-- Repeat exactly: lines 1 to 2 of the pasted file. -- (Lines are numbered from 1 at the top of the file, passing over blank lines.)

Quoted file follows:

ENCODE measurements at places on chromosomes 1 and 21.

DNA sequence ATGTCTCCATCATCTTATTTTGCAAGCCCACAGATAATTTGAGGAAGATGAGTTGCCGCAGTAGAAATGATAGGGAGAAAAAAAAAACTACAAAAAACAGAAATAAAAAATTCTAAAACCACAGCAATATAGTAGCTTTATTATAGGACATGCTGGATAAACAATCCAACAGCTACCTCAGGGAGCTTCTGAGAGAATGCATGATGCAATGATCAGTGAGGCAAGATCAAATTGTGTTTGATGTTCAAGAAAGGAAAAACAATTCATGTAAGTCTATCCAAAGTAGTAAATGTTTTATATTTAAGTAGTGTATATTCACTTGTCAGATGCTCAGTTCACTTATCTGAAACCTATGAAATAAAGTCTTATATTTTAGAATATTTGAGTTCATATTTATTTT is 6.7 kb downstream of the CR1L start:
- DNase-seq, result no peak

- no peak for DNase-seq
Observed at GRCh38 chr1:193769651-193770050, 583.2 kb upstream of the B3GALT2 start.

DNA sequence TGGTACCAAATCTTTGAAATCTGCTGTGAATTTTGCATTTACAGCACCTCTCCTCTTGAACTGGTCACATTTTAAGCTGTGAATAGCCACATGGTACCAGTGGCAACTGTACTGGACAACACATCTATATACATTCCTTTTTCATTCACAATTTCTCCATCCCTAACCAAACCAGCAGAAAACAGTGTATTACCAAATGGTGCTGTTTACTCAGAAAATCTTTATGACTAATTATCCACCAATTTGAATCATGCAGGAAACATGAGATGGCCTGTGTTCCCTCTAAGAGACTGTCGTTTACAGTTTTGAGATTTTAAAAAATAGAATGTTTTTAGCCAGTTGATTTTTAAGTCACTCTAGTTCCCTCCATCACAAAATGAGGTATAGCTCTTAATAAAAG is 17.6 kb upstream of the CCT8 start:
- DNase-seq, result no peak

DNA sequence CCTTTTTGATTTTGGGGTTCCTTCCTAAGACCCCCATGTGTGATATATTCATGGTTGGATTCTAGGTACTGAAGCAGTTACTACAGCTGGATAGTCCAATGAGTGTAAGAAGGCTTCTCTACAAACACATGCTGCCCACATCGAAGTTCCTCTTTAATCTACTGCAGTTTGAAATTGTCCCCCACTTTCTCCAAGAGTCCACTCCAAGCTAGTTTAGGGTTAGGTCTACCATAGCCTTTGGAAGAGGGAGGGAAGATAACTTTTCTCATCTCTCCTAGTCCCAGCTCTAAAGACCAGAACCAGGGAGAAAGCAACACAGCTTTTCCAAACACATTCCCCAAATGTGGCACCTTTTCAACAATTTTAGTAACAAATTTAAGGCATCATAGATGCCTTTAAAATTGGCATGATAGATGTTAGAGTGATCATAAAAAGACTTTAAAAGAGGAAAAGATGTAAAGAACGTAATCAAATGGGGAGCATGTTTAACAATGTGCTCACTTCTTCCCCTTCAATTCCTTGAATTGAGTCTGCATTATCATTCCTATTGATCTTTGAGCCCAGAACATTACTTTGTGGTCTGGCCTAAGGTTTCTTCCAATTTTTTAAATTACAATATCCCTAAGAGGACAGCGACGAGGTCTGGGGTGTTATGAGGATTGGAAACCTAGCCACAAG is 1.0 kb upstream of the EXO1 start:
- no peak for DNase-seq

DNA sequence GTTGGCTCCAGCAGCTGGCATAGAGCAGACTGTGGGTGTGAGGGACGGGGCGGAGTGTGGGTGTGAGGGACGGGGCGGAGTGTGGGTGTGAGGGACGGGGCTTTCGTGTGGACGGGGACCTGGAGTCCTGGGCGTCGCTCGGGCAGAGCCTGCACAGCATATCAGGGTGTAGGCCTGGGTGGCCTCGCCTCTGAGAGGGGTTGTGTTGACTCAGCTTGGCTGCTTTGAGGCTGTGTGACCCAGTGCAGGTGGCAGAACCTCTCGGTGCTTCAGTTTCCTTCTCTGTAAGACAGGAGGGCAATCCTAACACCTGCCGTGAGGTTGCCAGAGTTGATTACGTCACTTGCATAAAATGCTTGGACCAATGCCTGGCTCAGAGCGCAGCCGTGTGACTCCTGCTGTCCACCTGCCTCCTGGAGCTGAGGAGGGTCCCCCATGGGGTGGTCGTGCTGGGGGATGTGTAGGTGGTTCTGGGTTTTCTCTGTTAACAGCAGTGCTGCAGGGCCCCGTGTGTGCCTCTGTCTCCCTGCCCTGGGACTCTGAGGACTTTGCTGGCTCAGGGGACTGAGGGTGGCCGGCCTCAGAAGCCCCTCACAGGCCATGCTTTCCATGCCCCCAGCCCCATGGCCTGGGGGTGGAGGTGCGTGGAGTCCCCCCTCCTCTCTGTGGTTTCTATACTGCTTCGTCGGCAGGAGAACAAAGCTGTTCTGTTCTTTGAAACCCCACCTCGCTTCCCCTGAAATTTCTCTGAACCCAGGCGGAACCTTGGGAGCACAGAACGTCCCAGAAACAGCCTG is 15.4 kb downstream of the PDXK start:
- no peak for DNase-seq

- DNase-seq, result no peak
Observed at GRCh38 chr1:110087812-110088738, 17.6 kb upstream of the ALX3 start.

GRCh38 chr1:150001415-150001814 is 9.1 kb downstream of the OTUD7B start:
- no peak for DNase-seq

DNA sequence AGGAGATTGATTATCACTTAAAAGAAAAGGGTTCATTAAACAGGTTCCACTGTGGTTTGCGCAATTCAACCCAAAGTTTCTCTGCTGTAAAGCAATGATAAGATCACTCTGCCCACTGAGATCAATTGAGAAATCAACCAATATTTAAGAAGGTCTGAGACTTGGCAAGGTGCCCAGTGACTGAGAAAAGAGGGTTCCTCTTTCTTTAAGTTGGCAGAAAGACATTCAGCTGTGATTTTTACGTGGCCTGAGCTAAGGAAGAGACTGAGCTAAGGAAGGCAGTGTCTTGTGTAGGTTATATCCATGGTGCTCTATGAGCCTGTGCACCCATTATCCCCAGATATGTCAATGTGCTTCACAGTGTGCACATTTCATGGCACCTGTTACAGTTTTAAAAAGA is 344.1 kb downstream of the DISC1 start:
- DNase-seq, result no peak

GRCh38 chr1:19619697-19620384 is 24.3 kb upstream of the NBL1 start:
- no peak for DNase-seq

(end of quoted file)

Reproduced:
ENCODE measurements at places on chromosomes 1 and 21.

DNA sequence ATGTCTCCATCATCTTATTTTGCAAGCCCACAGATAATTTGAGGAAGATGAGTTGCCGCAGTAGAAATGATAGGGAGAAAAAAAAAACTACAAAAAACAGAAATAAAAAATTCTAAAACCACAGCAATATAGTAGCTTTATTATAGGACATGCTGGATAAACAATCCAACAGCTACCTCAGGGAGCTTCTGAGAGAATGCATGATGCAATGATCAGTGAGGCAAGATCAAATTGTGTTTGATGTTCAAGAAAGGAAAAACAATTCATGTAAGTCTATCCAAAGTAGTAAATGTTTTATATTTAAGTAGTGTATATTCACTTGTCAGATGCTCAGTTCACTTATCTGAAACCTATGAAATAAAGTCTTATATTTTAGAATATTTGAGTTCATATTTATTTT is 6.7 kb downstream of the CR1L start: